The most boring post on the planet

November 14, 2010

I’m still tired.  Oh, and I miss leaving the house.  #thatisall

A reluctant update

November 10, 2010

It’s been three days since I wrote my last post, and the feeling of shin splints all over my body is only now lessening.  It worsened late Monday, extending not just to my arms and legs but also up my spine and around and around my rib cage.  My feet were red and too tender to walk on, and my trips to the physical therapist, while necessary to relieve the cording down my left arm and swelling in my right, were not fun at all. 

My parents have been absolutely wonderful, though, taking care of the house and children while I basically checked out and rested, and took pain relief, let the physical therapist work on what she could, and drank lots and lots of water to wash the chemo out of my system.  I watched some tv, although I couldn’t tell you what, and read some blogs, although I can’t remember whose (it was yours, of course, and I’m sorry I didn’t comment), and tried to work but essentially gave up for a few days, which was okay because I had done what HAD to be done in advance, so that I could rest when I needed to.  Saving it up “for a rainy day” as it were, only then I had the hardest time admitting that it finally was my rainy day, and it sucked.

And I had to talk to NASA again about not meeting my milestone last month, and that sucked too.  It’s not like me to miss a milestone or not turn work in on time.  It’s not like me at all, and it broke my heart and made me angry beyond words, all at once.  But I gamely sent them a file of my book as it is, all 700 pages of it (what? that includes the appendicies, you know), and promised again to edit it down in January.

I will.  I’m good for it.

I will.

And finally, today, the pain lessened and my feet ceased to burn, and I was able to rest and then sit with a good friend in the backyard as we watched the children play and waited for another friend’s meal to cook.



November 4, 2010

I felt great today.  I can’t explain it.  There’s no reason in the world why I should feel decent, much less GREAT this week, at the end of the second week of the fourth cycle of #chemo2010.  But I felt great.  I helped out with an event at my kids’ school.  I went to brunch with friends and fellow bloggers.  I spent time with my mom, and then I took a nap. 

Yes, I took a three hour nap, but when I woke up I still felt fabulous.

I can’t explain it.

But I’m happy.

A big shoutout to my blogger buds who brunched today — @Punditmom Joanne, @Teachmama Amy, @TechSavvyMama Leticia, @Noteverstill Robin, I’m Not the Nanny @ThienKim, Jill, writing @MusingsfromMe, @MinkyMoo Stephanie, @SmilingMama Aimee (still smiling!), @Twincident Janine, @Stimey, Suzie Phipps, who writes Confessions of a Not So Well Behaved Woman, Robin, writing MyLifeAsItIs, @WifeandMommy Michelle, @DianaFunk, and … I know there was someone else, who did I forget? It was great to see you all!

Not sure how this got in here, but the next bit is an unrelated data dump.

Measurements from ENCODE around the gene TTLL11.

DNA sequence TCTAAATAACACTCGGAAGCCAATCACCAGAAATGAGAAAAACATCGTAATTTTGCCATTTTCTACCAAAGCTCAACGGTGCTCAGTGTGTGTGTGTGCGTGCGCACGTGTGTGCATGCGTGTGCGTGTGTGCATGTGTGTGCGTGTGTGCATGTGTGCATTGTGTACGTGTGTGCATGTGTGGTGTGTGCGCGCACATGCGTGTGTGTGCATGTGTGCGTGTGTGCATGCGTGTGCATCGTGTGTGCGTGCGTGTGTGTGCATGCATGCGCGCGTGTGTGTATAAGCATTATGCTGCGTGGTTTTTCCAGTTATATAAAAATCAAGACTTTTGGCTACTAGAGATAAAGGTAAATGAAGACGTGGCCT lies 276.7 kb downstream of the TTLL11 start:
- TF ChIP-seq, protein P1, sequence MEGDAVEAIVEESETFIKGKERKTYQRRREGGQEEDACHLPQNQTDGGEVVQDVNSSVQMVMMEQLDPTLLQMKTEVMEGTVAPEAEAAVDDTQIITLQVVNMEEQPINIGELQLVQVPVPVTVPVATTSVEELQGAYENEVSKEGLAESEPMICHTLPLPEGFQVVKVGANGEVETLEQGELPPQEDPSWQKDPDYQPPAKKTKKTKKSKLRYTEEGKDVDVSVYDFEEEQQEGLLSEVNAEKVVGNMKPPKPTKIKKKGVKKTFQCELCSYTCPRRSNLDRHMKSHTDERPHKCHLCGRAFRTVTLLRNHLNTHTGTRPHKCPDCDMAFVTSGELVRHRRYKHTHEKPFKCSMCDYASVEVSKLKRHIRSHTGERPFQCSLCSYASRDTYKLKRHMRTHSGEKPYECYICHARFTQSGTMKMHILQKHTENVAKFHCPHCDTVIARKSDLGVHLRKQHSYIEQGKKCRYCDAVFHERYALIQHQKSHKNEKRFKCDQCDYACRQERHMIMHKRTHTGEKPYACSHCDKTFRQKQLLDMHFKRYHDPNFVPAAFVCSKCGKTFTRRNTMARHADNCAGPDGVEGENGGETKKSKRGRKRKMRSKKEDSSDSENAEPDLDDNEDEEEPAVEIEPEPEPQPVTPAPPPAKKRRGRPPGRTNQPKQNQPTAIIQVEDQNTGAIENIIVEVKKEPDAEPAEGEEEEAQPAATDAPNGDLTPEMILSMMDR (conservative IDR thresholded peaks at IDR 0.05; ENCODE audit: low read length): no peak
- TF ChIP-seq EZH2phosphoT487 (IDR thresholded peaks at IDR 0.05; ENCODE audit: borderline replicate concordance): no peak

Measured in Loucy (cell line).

Things I don’t understand

September 29, 2010

Today, a list of things I don’t understand (but I’m trying to):

  • Hand-foot syndrome.  Why on earth is the chemo leaking out the capillaries in my feet and hands?  And are the burst capillaries all over my chest a symptom of the same thing?  (My feet are so tender these days that by mid-morning, walking or driving hurts, and I’ve had to buy shoes with extra cushioning so that I can stand to pick up the kids from school.  They’re comfy as all-get-out, but yeah, not really my style.)
  • Catholicism.  I found a church this spring that has everything we wanted — a close-knit community, a school, scripture-based service, prayer groups, moms and dads who volunteer — and my husband and I can go to church with the kids and not have to worry if they happen to ask a question too loudly or have to leave to go potty.  There’s a down-to-earth priest, an honest-to-goodness community of nuns, and I love it.  I’m just working through the catechism to make sure that I can get on board, as some of the more extremist interpretations are not something that I’m just willing to sign on to. (We could talk about this a long time.  I’m not going to do it here.  Oh, and comments will be moderated.)
  • What to do about my NASA book.  It’s sitting here beside me, 560 pages of text detailing the history of an 18-year-old program and all its missions.  The trouble is, who wants to read 560 pages?  No one, that’s who.  Including me.  I wanted to write a popular-type book, not a tome.   But I don’t want to scrap what I’ve spent the last 2.5 years doing. 
  • The resistance to flexible work.  The more that I interview women in planetary science for our web series, the less I understand why employers value desk-sitting so highly.  If researchers don’t have to use equipment in a laboratory or sit in meetings every day, why can’t they (and we) do the work at another location?  Why does my suburb commute downtown every day, clogging the roads, getting in accidents, and generally wasting time in traffic instead of working?
  • Cancer.  I’ve tried for years now, and I still don’t understand a) Why I got cancer, and b) Why there is not yet a cure.

Things I do understand:

  • Love and friendship can help you overcome almost anything. 

And today, for me, that’s enough.